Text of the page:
ckan-1.5.1 2012-01-04 208 David Read (69), John Glover (38), zephod (28), David Raznick (24), rgrp (13), amercader (11), Adrià Mercader (7), kindly (5), Tom Rees (5), Ian Murray (5), James Gardner (2), Ross Jones (1)
ckan-1.5 2011-11-09 574 zephod (157), David Read (137), rgrp (119), John Glover (79), Adrià Mercader (44), David Raznick (22), (6), Friedrich Lindenberg (6), dread (3), Florian Marienfeld (1)
ckan-1.4.3 2011-09-13 129 David Read (54), Adrià Mercader (27), John Glover (18), David Raznick (15), Anna PS (10), zephod (2), rgrp (2), Friedrich Lindenberg (1)
ckan-1.4.2 2011-08-05 121 David Read (57), David Raznick (47), rgrp (5), John Glover (5), Friedrich Lindenberg (5), Adrià Mercader (2)
ckan-1.4.1 2011-06-27 108 David Read (37), John Lawrence Aspden (26), David Raznick (26), (7), Friedrich Lindenberg (6), rgrp (5), Adrià Mercader (1)
And of course there are extensions too. Here are some of those recently worked on.
Author Commits (%) + lines – lines First commit Last commit Age Active days # by commits
David Read 162 (44.14%) 11772 6649 2011-02-03 2012-01-26 357 days, 6:17:26 76 1
david read 95 (25.89%) 12043 3624 2010-08-12 2011-02-01 172 days, 17:08:17 47 2
james gardner 35 (9.54%) 1968 320 2010-11-15 2011-12-06 386 days, 2:23:08 19 3
Adrià Mercader 32 (8.72%) 713 362 2011-03-10 2011-11-14 249 days, 1:24:54 12 4
Ian Murray 17 (4.63%) 258 49 2011-11-03 2012-01-16 74 days, 1:03:16 7 5
Author Commits (%) + lines – lines First commit Last commit Age Active days # by commits
Adrià Mercader 115 (78.77%) 9610 7222 2011-03-09 2011-11-23 258 days, 16:12:21 44 1
David Read 8 (5.48%) 645 29 2011-03-25 2012-01-25 305 days, 18:34:33 6 2
amercader 7 (4.79%) 145 35 2012-01-10 2012-01-24 14 days, 2:09:35 2 3


Author Commits (%) + lines – lines First commit Last commit Age Active days # by commits
John Glover 147 (74.24%) 15059 15066 2011-07-05 2012-01-24 202 days, 23:05:13 26 1
Wayne Witzel III 29 (14.65%) 2224 674 2011-02-08 2011-03-10 30 days, 21:20:01 12 2 6 (3.03%) 270 228 2011-02-21 2011-04-14 52 days, 2:39:34 4 3
Adrià Mercader 6 (3.03%) 165 37 2011-03-16 2011-03-17 21:57:39 2 4


Author Commits (%) + lines – lines First commit Last commit Age Active days # by commits
rgrp 32 (78.05%) 1630 701 2011-04-25 2011-09-14 142 days, 3:55:32 15 1
ww 5 (12.20%) 218 19 2011-01-09 2011-01-20 10 days, 6:39:29 3 2
Rufus Pollock 2 (4.88%) 7 2 2012-01-25 2012-01-25 0:05:09 1 3


Author Commits (%) + lines – lines First commit Last commit Age Active days # by commits
Adrià Mercader 22 (84.62%) 4799 1272 2011-04-11 2011-11-30 233 days, 0:17:42 12 1
james gardner 2 (7.69%) 1587 1576 2011-04-20 2011-04-20 0:14:05 1 2
amercader 2 (7.69%) 20 3 2012-01-20 2012-01-20 1:15:33 1 3


Author Commits (%) + lines – lines First commit Last commit Age Active days # by commits
Max Ogden 77 (43.75%) 14671 6824 2011-06-16 2011-11-04 141 days, 8:47:00 22 1
Rufus Pollock 44 (25.00%) 4635 1331 2012-01-05 2012-01-26 21 days, 14:32:39 10 2
rgrp 39 (22.16%) 16124 10270 2011-10-24 2011-12-15 52 days, 0:13:15 14 3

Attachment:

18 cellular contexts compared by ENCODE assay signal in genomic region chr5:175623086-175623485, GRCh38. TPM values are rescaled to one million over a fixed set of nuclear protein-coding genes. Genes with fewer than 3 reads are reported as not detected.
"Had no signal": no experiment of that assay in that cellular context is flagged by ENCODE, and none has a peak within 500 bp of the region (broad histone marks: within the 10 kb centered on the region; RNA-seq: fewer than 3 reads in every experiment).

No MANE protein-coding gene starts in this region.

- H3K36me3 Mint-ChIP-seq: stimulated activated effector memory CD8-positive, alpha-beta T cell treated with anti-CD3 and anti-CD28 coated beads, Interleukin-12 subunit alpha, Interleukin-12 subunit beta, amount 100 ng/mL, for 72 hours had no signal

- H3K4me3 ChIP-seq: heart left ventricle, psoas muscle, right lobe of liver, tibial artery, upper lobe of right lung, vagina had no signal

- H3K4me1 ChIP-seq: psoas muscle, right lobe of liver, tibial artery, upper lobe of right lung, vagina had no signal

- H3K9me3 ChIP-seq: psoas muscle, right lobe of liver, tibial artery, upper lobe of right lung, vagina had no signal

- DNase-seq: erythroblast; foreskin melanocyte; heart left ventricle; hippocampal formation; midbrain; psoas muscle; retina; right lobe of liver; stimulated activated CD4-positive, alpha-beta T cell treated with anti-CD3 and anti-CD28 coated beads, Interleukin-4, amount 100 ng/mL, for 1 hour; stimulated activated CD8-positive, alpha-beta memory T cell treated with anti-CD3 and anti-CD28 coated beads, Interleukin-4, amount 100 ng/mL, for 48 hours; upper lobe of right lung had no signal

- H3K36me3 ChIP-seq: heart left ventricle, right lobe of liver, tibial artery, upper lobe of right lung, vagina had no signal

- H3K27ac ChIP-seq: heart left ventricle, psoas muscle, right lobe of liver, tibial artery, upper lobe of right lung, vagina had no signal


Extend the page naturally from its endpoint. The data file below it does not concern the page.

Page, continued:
maxogden 15 (8.52%) 1072 141 2011-03-09 2011-04-30 51 days, 21:34:24 6 4

Wrangling political donation data

Data wrangling is great fun to do when you get some interesting data. The process of taking the raw numbers and producing an analysis, graph, visualisation or article is an essential part of the Open Data process. If governments release data which no-one does anything with, then the whole exercise is pointless! Luckily datasets tend to have real political meaning or they wouldn’t be collected.

This week whilst presenting on CKAN at the Open Government Data Camp in Poland I wanted some example data to demonstrate CKAN’s upload facility. Rather than take the easy route of the thousands of links to data on or, I thought I’d seek out something from the news that week that struck me.

The newspapers had a great story about the UK’s right-wing political party getting huge donations from the financial sector. I found the raw data in a news item from the Bureau of Investigative Journalism. I cut and pasted the numbers into a spreadsheet table, having to make a couple of decisions how to convert the lists into a table. But it didn’t take long and was easy to export as nicely open CSV (well it gets 3 stars in Tim Berners-Lee’s Five Stars of Openness).

I uploaded the CSV to and you can see it here It was then easy to plot as a pie chart to highlight the donors, with Financial Services dwarfing influence from the next biggest sectors: Industry, Engineering and Real Estate:

Conservative Party donations by sector 2010/11

Sector Donation (£)
Financial services 4492789
Industry 913411
Automotive, Aviation and Transport 689257
Real Estate 617666
Retail 551100
Creative Media and Arts 271167
Energy 252600
Construction 224642
Leisure 220195
Services 205000
Technology 143550
Lobbying and PR (including City lobbyists) 62800
Pharmaceuticals 58500
Health 37250
Political 28000
Agriculture 27250
Education 26000

Of course, this had already been done in the newspaper. But it would be great to compare these donations with other parties and countries. I noticed on theDataHub there are details of New Zealand donations but it names individuals and companies – no sectors. So to compare them, more work is needed. I could try Open Corporates for details of the companies, but the individuals are probably untraceable.